Windhoek-Following weeks of ambiguity around the actual status of the fight between Namibia’s middleweight boxer Lukas ‘Demolisher’ Ndafoluma and British opponent Craig Cunningham, held in Manchester, UK, last month, the World Boxing Council (WBC) has cleared the air and set the record straight.
During last month’s first leg of the UK vs Africa boxing series held at Manchester’s Victoria Warehouse, Ndafoluma stole the show when he defeated Cunningham in their highly entertaining middleweight showdown, which lasted 10 rounds.
Ndafoluma lifted both his lanky arms in the air when the referee announced a narrow points victory against the hometown boy, sealing the first and only victory for Team Africa on the night. Prior to the Ndafoluma defeat, Cunningham was the WBC International silver middleweight champion, a title he won last year when he defeated compatriot Anthony Ogogo.
Upon Ndafoluma’s arrival back home, his stable, Salute Boxing Academy (SBA), announced that as part of the UK vs Africa boxing jamboree, Ndafoluma was initially scheduled to challenge Cunningham’s WBC International silver middleweight title, but a delay in issuing Ndafoluma’s visa resulted in the Namibian missing out on the mandatory 72-hour weight check procedure, as he had arrived late in the UK.
As a result, and according to Salute’s announcement to the local media, the WBC refused to sanction the title fight and rather ordered the two boxers to square off for a ceremonial international bout.
Salute also later announced that plans were being finalised for a rematch in February next year, for a fight that would form part of the UK vs Africa series and that will also include Cunningham’s WBC International strap. It was also suggested that the fight would take place in either South Africa or Namibia.
According to world renowned boxing site Boxrec.com, Ndafoluma is currently ranked 71st in the global rankings and is ranked 2nd in Namibia, behind compatriot Walter Kautondokwa, who holds the WBO Africa middleweight title.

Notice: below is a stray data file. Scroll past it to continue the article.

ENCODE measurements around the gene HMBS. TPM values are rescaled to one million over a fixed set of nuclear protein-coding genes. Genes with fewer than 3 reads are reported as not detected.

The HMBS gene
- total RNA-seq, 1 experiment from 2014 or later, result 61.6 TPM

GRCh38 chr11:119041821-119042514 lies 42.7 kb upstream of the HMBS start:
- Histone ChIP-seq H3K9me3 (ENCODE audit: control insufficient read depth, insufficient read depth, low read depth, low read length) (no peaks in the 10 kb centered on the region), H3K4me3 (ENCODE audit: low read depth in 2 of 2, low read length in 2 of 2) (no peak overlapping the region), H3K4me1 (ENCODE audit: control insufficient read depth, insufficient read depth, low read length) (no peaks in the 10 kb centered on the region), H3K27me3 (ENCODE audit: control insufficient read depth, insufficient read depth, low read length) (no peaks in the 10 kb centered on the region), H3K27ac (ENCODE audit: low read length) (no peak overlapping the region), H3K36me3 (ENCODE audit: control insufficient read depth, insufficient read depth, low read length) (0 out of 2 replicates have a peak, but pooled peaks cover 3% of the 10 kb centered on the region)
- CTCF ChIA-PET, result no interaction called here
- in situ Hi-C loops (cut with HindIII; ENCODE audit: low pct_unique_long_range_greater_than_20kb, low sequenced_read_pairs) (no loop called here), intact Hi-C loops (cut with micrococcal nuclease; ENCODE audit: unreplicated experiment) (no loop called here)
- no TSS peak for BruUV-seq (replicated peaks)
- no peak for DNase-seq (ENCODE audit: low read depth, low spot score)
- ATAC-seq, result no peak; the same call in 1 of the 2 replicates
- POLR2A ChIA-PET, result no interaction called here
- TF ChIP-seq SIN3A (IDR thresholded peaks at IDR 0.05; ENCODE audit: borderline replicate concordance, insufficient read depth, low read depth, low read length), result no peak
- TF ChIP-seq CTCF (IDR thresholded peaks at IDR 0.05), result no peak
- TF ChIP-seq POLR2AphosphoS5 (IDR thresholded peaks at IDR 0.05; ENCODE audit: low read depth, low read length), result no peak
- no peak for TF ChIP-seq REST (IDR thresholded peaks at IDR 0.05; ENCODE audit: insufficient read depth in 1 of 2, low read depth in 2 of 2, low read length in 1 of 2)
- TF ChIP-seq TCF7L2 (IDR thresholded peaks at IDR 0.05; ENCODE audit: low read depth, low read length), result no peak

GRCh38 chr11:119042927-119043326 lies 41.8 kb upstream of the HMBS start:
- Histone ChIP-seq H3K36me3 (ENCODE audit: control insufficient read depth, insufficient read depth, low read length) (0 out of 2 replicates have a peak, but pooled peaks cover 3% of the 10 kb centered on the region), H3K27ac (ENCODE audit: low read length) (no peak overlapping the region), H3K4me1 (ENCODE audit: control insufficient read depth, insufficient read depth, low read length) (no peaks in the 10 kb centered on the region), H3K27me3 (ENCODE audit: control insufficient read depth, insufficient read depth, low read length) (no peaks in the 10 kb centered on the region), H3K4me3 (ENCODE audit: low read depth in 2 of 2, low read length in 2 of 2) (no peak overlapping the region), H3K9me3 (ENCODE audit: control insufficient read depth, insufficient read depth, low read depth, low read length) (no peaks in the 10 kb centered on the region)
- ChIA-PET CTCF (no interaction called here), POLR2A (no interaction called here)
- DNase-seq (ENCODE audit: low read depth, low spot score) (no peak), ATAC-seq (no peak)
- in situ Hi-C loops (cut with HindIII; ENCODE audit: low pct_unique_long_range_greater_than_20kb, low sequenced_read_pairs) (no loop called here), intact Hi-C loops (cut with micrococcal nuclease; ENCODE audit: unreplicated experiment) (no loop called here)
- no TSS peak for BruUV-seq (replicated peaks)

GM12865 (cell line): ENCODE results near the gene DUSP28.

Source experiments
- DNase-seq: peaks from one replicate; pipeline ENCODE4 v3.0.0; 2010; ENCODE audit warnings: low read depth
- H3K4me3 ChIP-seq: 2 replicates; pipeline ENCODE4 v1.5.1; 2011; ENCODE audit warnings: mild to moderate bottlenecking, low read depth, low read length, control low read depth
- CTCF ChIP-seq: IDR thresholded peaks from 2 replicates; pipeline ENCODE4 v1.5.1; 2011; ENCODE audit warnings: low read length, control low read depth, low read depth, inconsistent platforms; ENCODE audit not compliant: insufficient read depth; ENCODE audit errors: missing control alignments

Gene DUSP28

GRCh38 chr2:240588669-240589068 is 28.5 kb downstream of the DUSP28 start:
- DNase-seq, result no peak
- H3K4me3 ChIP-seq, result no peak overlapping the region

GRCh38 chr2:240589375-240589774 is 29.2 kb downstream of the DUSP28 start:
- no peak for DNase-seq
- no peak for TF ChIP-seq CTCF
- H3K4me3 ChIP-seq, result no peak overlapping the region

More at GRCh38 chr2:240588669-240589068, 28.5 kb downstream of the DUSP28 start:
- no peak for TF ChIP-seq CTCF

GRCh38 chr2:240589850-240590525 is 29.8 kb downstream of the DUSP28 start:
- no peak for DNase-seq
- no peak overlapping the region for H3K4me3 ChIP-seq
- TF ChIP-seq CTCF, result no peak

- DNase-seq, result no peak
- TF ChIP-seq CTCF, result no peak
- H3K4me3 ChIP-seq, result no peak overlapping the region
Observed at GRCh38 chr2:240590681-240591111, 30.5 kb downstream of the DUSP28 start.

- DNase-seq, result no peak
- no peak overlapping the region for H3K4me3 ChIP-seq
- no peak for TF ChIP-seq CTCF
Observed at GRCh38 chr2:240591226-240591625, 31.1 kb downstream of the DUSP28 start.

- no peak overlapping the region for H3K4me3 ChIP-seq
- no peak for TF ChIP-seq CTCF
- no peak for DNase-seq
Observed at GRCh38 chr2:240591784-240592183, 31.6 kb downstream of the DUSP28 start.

After Ndafoluma’s successful UK excursion, which saw him win over the love of that country’s boxing fans, many local boxing pundits raised serious question marks around the status of the Ndafoluma vs Cuningham bout, with many suggesting the fight was never a title fight to start off with and neither did Ndafoluma’s handlers apply for the fight to be a title fight.
Others equally claimed that Salute Boxing Academy, or South Africa’s Kalakoda Promotions, which negotiated the fight on behalf of Salute Boxing, knew from the onset that the fight was never a title fight but deliberately chose to mislead the nation.
In search of clarity, New Era Sport traced down WBC Vice-President Mauro Betti, who revealed to this publication that the matchup between Cunningham and Ndafoluma was never a WBC International silver middleweight title fight, but was initially scheduled to be a Commonwealth Boxing Council eliminator – however, due to visa issues the fight did not materialise and it was resolved the two boxers fight a non-title bout.
“On behalf of myself and my committee, let me start by saying Cunningham was the WBC International 160 Lbs champion before the fight took place. The involved promoters did not apply for the fight to be a WBC International title defence for Cunningham. The agreement between parties was that should Cunningham have turned to be successful in his fight against WBC unrated Ndafoluma, Cunningham would have been confirmed as the reigning WBC International champion subject to a title defence to be held before the end of this year. Should Ndafoluma have defeated Cunningham, the WBC International title would have been declared vacant. In this case Ndafoluma won and the title was declared vacant,” said Betti via email.
He further clarified: “The British Board was duly informed in advance and there were no complaints after the fight. The referee scored 97-94 for Ndafoluma in what was not a WBC International Championship. The fight could not be for a WBC World Silver title because to my understanding, the WBC never allowed this crown to be at stake. The WBC International title is now vacant and anybody who applies to the WBC can fight for it provided they qualify in terms of the WBC ratings.”